Israel continues to place obstacles in the path of the families of the Shalit-deal deportees: requiring relatives to pledge not to meet their loved-ones who were released as part of the deal – as a condition for allowing their departure abroad – has become the practiced policy
In October 2011, Israel signed a deal for the release of Israeli soldier Gilad Shalit. Some of the Palestinian prisoners released as part of the deal were deported to Gaza, and some to foreign countries. Since then, HaMoked has been handling complaints by a growing number of West Bank residents – parents and siblings of Shalit deal deportees, who were banned by Israel from going abroad. About a year after the deal was struck, Israel presented for the first time a proclamation pledge
wherein Palestinian relatives of the Shalit-deal deportees undertake not to meet their released loved ones as a condition to their going abroad. Israel has since demanded dozens of people to sign this written proclamation; this, without formally announcing its retreat from its previous policy
. This outrageous demand has thus become the practiced policy.
Thus far, in 2015 alone, HaMoked has handled 24 cases of relatives of Shalit-deal deportees, who’ve been blacklisted from foreign travel by the military. These join the dozens of cases HaMoked handled in 2012-2014. In one such case, on January 19, 2015, HaMoked filed an objection to the foreign-travel ban imposed on a woman from the West Bank who wanted to travel to Jordan to visit her brother, a cancer patient who had been released as part of the Shalit deal (as was another brother of the pair). In response to the objection, the military placed the condition for allowing the woman to go abroad that she undertake not to meet her dying brother during her trip. The condition was the rejection, and following HaMoked’s insistence that the woman was entitled to travel to Jordan to meet her brother there, the military retracted the condition, and the ban was lifted on February 4, 2015.
Frequently, blacklisted individuals are Palestinians holding foreign nationalities who are visiting the Gaza Strip or the West Bank. When they attempt to leave the West Bank and return to their home and family abroad, the military prevents them from leaving without any reason; in order to return to their everyday lives, they are required to pledge in writing either not to come back to the West Bank for a few years, or to refrain from meeting their relative who was released in the Shalit deal. The military has thus been preventing a Palestinian woman – who lives with her husband and children in Dubai – from returning to her home after a family visit to the West Bank. On August 5, 2015, upon reaching the Allenby Bridge border crossing, the woman – who had never been interrogated or arrested before – was told that she was blacklisted by the Israel security service (ISA) and prohibited from leaving for Jordan and returning to her home to resume her daily life. Moreover, the woman was about to start a new job in mid-September. So on August 18, 2015, HaMoked lodged an urgent objection to the ban imposed on the woman. In response, the military announced that the ban would be lifted provided that the woman pledged in writing not to meet her released brother, living in Gaza, and also to stay away from the OPT for the next three years. HaMoked objected to these outrageous conditions, and asserted that “coerced lack of contact for such a long period, infringes on the woman’s rights to freedom of movement and to preserving the family fabric, and sets an impossible demand”.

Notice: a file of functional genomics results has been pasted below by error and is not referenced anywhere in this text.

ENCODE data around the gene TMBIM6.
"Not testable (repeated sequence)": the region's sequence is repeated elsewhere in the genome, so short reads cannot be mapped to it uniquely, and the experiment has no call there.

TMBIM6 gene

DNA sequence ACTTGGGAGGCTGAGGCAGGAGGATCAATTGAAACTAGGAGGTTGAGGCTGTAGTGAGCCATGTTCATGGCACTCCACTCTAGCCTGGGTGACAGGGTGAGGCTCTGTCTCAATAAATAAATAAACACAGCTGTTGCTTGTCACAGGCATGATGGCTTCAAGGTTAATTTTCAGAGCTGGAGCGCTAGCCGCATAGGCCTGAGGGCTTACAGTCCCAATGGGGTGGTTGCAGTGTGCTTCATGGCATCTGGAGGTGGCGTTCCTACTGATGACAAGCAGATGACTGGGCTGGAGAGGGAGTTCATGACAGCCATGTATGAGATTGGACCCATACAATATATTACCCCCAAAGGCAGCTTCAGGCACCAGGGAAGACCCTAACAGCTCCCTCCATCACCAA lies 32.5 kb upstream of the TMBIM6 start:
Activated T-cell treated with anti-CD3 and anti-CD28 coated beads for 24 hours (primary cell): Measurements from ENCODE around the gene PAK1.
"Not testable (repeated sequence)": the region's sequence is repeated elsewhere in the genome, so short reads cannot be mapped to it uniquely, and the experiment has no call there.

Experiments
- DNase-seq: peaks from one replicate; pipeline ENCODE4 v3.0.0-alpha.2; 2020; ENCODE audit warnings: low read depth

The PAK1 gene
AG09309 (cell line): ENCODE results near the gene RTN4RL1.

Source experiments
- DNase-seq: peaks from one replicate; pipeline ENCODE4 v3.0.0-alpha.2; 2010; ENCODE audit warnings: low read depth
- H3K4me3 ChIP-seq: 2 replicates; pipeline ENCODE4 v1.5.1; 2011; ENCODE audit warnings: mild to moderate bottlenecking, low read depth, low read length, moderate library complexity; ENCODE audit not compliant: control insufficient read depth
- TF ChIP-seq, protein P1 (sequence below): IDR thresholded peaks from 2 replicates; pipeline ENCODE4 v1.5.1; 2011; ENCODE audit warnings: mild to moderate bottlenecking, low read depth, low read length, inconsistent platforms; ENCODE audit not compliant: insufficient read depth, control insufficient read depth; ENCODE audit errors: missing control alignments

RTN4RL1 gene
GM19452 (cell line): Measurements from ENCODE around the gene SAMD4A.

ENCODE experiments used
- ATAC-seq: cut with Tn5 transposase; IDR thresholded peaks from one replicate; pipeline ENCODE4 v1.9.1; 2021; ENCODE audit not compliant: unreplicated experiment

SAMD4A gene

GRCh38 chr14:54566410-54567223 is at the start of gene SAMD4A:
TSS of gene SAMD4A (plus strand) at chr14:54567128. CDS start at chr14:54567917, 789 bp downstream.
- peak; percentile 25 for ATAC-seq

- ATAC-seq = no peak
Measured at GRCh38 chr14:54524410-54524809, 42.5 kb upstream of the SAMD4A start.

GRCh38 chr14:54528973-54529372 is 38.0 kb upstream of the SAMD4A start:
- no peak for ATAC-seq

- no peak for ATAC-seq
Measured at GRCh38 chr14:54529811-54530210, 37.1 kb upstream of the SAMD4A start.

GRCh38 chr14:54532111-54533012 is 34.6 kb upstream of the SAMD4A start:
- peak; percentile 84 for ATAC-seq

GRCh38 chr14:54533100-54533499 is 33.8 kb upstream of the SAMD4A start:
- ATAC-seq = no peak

Having received numerous requests for assistance from immediate relatives of the Shalit Deal deportees who discovered on reaching the Allenby Bridge border crossing that they were under a foreign travel ban, HaMoked contacted the authorities
on May 28, 2015, under the Freedom of Information Law and asked for information relating to the Shalit deal. HaMoked, inter alia, inquired about Israel’s policy concerning family visits to the Shalit-deal deportees, and also asked for the number of Palestinians – whether residents of the West Bank or Israel – who were under a foreign travel ban due to their family ties to the deportees.
The military briefly notified that “information concerning the security restrictions imposed on those released in the deal and/or their family members is held by the Israel Security Agency and cannot be perused pursuant to the Freedom of Information Law”. Thus, the ban imposed on many Palestinians seeking to travel outside their country – whose only sin is their being related to the Shalit-deal deportees – remains unexplained; the state continues to violate their right to family life, while gravely infringing on additional basic rights.
So long as the sons were incarcerated, Israel allowed their families to visit them in prison. But since their release and forcible transfer to Gaza Strip or some foreign countries, Israel has been preventing them and their families from meeting, in severe violation of the right to family life.